[skip to content]

Centre of Islamic and Middle Eastern Law

CIMEL Yearbook Vol. 1

Preface by Eugene Cotran and Chibli Mallat

Since its establishment in 1990 at SOAS, CIMEL has been considering the idea of producing a periodical publication on Islamic and Middle Eastern law to fulfil the primary objective of the Centre in "the promotion of the study and understanding of Islamic law and modern Middle Eastern legal systems, individually and comparatively, by encouragement of research and by means of lectures, publications, conferences, seminars, academic visits and exchanges and other related activities".

Our principal discussions centred around whether the periodical should be annual, quarterly or monthly, and whether we had the resources, human and financial, to do it. We eventually ruled out the quarterly and monthly methods and opted for a Yearbook. We were fortunate in finding in Kluwer Law International (and its predecessor, Graham & Trotman) a publishing firm which was most co-operative and encouraging and with whom we had cooperated frequently in the past.

This is the first volume of the Yearbook, and we hope our readers will agree that the final product is unprecedented in the history of Islamic and Middle Eastern law.

To cover, in a given year, Islamic law generally and worldwide and the laws of some 20 countries of the Middle East is a daunting task. It requires research, study and co-operation by a wide group of legal experts, some of whom have to write in a language not their own, and an even wider group of devoted administrators and co-ordinators.

We were fortunate to get the services of both groups. The quality of our authors speaks for itself, whether in qualifications, experience of the subject and country or status. We have Judges, Ministers, State legal officials, academic scholars, well-known law firms and individual practitioners - all very busy people - who have devoted time and energy in producing excellent pieces whether in the form of articles or country surveys. Our administrators have been wonderful in the work of co-ordination, collation and "chasing" to get things in on time. It has realiv been a unique experiment in cooperative legal research.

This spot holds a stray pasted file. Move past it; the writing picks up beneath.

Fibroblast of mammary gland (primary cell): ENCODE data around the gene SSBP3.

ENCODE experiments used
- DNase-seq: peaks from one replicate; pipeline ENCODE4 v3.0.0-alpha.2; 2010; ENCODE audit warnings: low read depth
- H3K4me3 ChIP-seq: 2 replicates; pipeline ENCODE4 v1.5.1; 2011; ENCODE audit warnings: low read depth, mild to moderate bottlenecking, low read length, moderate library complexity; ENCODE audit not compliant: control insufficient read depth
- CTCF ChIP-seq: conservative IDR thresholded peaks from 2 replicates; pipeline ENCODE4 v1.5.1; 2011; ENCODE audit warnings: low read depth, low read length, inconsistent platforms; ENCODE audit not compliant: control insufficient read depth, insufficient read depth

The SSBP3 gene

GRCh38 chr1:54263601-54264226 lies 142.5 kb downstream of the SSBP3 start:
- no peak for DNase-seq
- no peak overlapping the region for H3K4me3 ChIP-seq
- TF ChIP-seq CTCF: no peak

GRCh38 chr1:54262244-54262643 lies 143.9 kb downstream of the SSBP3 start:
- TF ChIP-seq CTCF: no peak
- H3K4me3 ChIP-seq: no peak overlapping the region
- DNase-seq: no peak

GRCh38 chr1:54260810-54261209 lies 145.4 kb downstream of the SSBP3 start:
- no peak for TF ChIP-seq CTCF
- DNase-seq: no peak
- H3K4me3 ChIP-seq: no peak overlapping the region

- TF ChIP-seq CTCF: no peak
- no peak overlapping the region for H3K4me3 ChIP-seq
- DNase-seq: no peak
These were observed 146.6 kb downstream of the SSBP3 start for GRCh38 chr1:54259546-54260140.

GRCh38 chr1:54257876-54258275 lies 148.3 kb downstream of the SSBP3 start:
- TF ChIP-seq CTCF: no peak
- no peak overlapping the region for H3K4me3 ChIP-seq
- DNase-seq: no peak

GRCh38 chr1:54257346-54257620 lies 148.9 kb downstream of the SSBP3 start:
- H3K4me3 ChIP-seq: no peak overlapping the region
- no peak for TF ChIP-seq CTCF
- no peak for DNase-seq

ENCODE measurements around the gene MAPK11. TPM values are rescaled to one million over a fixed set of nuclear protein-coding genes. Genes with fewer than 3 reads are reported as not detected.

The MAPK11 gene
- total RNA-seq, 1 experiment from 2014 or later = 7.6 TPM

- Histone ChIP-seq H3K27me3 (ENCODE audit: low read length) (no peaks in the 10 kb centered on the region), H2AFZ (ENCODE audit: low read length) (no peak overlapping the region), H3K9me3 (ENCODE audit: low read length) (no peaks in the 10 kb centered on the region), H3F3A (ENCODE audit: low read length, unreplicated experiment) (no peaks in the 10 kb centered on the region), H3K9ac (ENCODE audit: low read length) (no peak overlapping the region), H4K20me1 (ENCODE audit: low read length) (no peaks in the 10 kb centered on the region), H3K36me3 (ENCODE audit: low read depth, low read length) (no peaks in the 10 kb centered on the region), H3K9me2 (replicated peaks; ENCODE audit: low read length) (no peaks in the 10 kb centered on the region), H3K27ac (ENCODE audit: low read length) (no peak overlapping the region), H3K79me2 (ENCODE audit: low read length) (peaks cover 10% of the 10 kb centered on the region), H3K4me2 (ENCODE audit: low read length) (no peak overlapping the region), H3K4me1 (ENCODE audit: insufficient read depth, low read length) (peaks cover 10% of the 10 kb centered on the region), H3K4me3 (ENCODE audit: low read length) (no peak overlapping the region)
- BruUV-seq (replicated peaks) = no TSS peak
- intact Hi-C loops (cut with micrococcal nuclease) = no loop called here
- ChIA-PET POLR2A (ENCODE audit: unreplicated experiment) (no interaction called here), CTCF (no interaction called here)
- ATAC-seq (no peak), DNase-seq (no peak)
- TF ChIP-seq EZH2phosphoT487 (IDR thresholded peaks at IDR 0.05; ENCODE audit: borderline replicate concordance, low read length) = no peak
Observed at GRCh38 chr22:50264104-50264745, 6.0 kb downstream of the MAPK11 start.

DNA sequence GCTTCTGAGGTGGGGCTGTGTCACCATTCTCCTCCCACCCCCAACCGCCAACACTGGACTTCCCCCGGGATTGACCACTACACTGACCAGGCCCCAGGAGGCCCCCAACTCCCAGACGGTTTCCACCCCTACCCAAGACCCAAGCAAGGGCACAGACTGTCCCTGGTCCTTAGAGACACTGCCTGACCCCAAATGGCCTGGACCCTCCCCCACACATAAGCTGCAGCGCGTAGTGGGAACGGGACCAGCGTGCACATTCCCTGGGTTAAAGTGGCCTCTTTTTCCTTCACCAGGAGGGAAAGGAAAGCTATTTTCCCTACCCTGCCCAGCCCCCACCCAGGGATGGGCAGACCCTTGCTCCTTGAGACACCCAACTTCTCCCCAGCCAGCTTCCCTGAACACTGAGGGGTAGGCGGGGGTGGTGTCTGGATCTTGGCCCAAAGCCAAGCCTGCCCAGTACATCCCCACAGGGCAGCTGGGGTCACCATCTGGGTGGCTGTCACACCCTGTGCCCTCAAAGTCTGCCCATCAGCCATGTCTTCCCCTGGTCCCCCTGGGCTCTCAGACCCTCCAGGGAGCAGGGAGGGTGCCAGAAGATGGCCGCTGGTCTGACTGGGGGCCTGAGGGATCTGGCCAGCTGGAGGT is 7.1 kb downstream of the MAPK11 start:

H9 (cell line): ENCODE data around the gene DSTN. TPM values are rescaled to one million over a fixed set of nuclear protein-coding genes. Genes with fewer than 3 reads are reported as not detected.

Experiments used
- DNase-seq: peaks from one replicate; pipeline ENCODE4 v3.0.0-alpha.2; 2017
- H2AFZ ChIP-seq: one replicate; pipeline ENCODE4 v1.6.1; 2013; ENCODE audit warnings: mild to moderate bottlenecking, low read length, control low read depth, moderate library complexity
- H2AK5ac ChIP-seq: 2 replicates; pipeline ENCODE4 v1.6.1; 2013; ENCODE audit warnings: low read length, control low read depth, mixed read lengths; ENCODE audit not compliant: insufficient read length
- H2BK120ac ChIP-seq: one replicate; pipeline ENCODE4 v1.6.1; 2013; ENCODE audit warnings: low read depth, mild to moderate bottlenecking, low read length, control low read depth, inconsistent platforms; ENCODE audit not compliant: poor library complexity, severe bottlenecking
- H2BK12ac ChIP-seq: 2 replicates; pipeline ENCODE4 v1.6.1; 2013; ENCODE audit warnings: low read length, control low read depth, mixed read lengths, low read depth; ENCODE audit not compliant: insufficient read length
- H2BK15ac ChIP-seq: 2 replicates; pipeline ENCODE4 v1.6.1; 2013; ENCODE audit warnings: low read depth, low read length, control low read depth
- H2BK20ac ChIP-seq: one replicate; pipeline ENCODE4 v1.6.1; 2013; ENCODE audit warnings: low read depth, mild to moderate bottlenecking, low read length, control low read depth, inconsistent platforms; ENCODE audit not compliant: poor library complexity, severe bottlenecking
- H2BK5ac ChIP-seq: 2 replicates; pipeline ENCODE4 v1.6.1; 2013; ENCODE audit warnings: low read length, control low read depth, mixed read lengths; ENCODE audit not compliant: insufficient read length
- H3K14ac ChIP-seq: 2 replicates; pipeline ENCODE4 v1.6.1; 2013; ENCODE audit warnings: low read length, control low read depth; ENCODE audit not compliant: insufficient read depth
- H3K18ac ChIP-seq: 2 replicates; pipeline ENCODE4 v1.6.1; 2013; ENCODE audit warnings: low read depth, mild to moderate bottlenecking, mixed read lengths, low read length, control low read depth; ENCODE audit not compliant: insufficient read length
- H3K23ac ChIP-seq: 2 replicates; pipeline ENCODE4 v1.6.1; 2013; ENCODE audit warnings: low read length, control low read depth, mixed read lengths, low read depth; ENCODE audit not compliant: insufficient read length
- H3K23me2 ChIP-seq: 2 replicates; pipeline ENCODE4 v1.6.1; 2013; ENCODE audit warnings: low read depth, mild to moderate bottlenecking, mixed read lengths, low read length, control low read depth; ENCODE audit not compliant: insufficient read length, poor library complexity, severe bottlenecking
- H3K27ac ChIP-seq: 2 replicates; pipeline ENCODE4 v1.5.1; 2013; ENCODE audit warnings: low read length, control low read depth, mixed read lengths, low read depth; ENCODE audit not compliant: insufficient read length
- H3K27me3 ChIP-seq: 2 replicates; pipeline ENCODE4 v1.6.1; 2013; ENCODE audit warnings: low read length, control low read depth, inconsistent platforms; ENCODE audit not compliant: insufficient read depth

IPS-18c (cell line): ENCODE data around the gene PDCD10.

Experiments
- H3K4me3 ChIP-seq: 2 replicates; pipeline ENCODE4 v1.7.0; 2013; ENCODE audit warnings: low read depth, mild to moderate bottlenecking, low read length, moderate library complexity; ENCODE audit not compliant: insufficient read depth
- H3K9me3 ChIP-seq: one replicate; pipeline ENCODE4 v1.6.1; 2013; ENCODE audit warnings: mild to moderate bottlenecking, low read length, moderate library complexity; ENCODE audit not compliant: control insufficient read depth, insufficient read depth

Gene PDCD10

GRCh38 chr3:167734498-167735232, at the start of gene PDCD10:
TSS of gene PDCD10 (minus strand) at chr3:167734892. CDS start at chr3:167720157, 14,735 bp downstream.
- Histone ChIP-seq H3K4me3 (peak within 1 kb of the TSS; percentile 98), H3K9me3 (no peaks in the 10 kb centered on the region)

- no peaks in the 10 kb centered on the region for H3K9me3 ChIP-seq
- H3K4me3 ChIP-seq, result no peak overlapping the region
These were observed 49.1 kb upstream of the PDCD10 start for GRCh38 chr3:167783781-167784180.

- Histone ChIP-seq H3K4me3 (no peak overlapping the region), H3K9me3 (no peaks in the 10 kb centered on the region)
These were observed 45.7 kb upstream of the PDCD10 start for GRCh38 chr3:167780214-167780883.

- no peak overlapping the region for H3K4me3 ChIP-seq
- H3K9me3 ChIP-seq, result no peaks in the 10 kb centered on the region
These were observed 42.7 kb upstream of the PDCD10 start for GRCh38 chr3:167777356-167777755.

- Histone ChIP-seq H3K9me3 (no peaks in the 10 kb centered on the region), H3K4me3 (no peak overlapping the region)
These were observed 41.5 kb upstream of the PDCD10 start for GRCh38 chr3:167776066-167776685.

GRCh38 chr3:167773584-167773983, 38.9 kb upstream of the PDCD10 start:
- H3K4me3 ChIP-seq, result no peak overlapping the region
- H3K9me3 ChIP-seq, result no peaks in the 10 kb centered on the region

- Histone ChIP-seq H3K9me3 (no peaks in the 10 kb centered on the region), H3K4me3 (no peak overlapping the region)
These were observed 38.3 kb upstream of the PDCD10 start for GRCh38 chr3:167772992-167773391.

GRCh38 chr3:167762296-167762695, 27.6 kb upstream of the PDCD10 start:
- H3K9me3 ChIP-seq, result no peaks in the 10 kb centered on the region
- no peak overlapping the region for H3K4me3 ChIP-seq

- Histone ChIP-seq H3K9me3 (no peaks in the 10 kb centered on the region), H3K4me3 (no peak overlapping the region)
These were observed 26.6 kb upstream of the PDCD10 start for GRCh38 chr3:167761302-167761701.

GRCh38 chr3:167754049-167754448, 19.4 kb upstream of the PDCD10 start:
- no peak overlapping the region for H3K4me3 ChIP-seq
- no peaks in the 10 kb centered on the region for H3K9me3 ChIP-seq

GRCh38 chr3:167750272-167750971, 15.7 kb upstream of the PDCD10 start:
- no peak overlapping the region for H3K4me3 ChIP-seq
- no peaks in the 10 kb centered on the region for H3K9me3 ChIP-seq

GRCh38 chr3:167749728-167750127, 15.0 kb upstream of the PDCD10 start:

With respect to content, coverage and division, it is always difficult in a Yearbook to decide whether it is to be subject- or country-based. We have opted for a combination of the two:

Part I: This covers "articles" on various legal subjects connected with Islamic and Middle Eastern law reflecting the variety of laws in the region, viz. the law of contract in Pakistan by Martin Lau, Babylonian and Islamic law by the late scholar Joseph Schacht, human rights in Morocco by Michele Zirari-Devif, nationality law in Syria and Egypt by Eberhard Kienle, maritime boundary disptites, especially in the Gulf, by Husain AI Baharna, constitutional law in the Middle East (the emergence of judicial power) by Chibli Mallat, project finance in Oman by Martin Amison and taxation in Qatar by Najeeb Al-Nauimi. We hope to be able to sustain and enhance this variety of legal themes in the years to come, and we would naturally welcome articles from readers.

Part II: This is in fact a country-based survey of all developments in the law of a country in the year in question - 1994 for this Volume 1. We are delighted that we have been able to include every Arab country in this first volume, along with Iran. We hope more will be included next vear, viz. Pakistan, Malaysia, Turkey, and possibly Israel, now that the peace process has brought in the era of co-operation rather that boycotts.

Within the country surveys, there is a wide coverage of legal subjects, which includes developments in the legislative field and by cases, where appropriate. Although we had asked our authors to work under given headings of the law to achieve sonic uniformity in presentation, they have not always found it possible to do so. We make no apology for this, as it is necessary depending on the circumstances and the legislative and/or case activity in the country concerned in a given year.